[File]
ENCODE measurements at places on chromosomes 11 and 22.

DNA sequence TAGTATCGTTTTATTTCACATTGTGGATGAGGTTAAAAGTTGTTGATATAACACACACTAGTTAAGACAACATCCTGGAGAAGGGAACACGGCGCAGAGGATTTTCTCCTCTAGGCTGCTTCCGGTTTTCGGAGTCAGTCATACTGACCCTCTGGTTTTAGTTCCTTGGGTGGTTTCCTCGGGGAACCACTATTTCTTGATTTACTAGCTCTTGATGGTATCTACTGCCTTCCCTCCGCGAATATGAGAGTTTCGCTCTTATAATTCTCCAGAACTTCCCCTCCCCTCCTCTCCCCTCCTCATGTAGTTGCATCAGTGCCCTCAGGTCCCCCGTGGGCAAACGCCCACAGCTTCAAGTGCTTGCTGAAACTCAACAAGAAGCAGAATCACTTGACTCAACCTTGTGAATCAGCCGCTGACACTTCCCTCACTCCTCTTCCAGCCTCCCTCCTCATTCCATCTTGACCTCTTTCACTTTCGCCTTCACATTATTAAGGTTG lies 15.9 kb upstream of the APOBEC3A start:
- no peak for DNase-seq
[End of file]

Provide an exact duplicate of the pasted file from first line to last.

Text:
ENCODE measurements at places on chromosomes 11 and 22.

DNA sequence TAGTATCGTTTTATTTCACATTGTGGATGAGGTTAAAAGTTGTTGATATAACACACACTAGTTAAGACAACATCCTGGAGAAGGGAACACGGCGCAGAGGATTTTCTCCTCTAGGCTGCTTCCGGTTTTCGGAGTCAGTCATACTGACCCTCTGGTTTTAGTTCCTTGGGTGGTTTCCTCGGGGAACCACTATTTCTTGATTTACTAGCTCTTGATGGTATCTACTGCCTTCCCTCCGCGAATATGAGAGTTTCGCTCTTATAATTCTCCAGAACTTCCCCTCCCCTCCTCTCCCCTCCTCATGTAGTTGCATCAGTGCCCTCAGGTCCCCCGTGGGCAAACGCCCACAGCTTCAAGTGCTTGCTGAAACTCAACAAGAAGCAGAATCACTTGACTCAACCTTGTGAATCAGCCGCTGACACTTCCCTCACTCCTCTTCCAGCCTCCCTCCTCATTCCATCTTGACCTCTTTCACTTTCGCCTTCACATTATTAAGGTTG lies 15.9 kb upstream of the APOBEC3A start:
- no peak for DNase-seq